Miriam Waltz

Managing Emerging Cancer Epidemics: Questions of Causation, Toxic Exposure and Health Security

Originally from the Netherlands, Miriam Waltz obtained her MA in Social Anthropology at the University of Cape Town, focusing on medical anthropology and science and technology studies. Her MA thesis followed the trajectory of donated breast milk from mostly middle-class donors to babies in a public hospital in Cape Town as it crossed geographical and social boundaries.



 Historically global public health initiatives in the African context have been mainly concerned with infectious diseases. However, recently there has been a rise in incidence of non-communicable diseases, and subsequently a turn in global health. A major threat to health security in Africa is the rising cancer epidemic: approximately 70% of deaths from cancer now occur in low- and middle-income countries (WHO 2018). An important theme within new approaches to cancer is the role of environmental toxicants in causation. Pesticides in particular have been a source of controversy in recent years that have led to court cases in the US, tightening regulations in the EU, and increasing public concern in Kenya, where a long legacy of intensive agriculture paired with food insecurity creates potential for widespread harmful exposure.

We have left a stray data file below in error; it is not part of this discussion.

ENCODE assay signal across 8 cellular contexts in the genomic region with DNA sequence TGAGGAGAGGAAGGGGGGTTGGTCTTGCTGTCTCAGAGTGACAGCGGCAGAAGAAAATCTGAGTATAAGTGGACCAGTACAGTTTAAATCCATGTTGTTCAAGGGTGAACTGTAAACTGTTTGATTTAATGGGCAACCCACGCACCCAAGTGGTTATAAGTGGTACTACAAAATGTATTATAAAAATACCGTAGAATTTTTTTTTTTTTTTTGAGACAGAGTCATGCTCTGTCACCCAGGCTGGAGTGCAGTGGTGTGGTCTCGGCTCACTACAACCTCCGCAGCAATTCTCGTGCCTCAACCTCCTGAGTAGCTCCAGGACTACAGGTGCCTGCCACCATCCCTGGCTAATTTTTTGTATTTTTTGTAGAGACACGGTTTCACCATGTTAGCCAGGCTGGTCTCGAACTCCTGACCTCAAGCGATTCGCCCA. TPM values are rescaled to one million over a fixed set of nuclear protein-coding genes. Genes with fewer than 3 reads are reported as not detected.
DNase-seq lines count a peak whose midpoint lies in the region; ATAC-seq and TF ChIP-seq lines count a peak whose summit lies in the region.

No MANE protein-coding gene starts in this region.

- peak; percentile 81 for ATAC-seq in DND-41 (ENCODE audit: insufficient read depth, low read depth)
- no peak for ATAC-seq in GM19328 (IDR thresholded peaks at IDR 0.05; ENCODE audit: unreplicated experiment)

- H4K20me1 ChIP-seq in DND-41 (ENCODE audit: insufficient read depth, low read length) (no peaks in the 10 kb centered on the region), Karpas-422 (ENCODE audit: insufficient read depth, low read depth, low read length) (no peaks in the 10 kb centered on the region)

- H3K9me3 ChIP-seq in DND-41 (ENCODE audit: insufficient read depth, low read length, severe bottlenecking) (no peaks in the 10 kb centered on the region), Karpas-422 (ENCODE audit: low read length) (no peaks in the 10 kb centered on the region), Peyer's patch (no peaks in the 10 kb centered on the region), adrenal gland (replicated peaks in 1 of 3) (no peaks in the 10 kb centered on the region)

The Kenyan government has recognized the importance of addressing rising cancer rates and launched the Kenya National Cancer Control Strategy 2017-2022. This strategy highlights that increased exposure to environmental carcinogens is one of the four key risk factors fueling the rising cancer burden (Ministry of Health 2017). Kenya provides an important study site because of its developing national response to the rising cancer burden, and in particular for recognizing the potential exposure to multiple forms of environmental pollution in relation to this. The effects that questions of causation have on practices of protection and prevention among agricultural workers, health professionals, researcher and policymakers will be the focus of this research project.


I aim to explore the management of the emerging cancer epidemic in Kenya, with a particular focus on how the question of causation is understood at different nodes in health systems and infrastructures of protection, and how these interact with environmental pollution and social structures, shaping human security. I will engage ethnographically with policy makers, health professionals, patients and families, as well as populations that are at high risk of toxic exposure to understand the processes and responses set in motion by understandings of causation on a collective, institutional and individual level.


The research will contribute to knowledge about changing and emerging epidemics in the East African context, and their impact on overlapping aspects of human security, such as health, environment, infrastructure and livelihoods. The research includes a secondment period at the Kenya Medical Research Institute (KEMRI).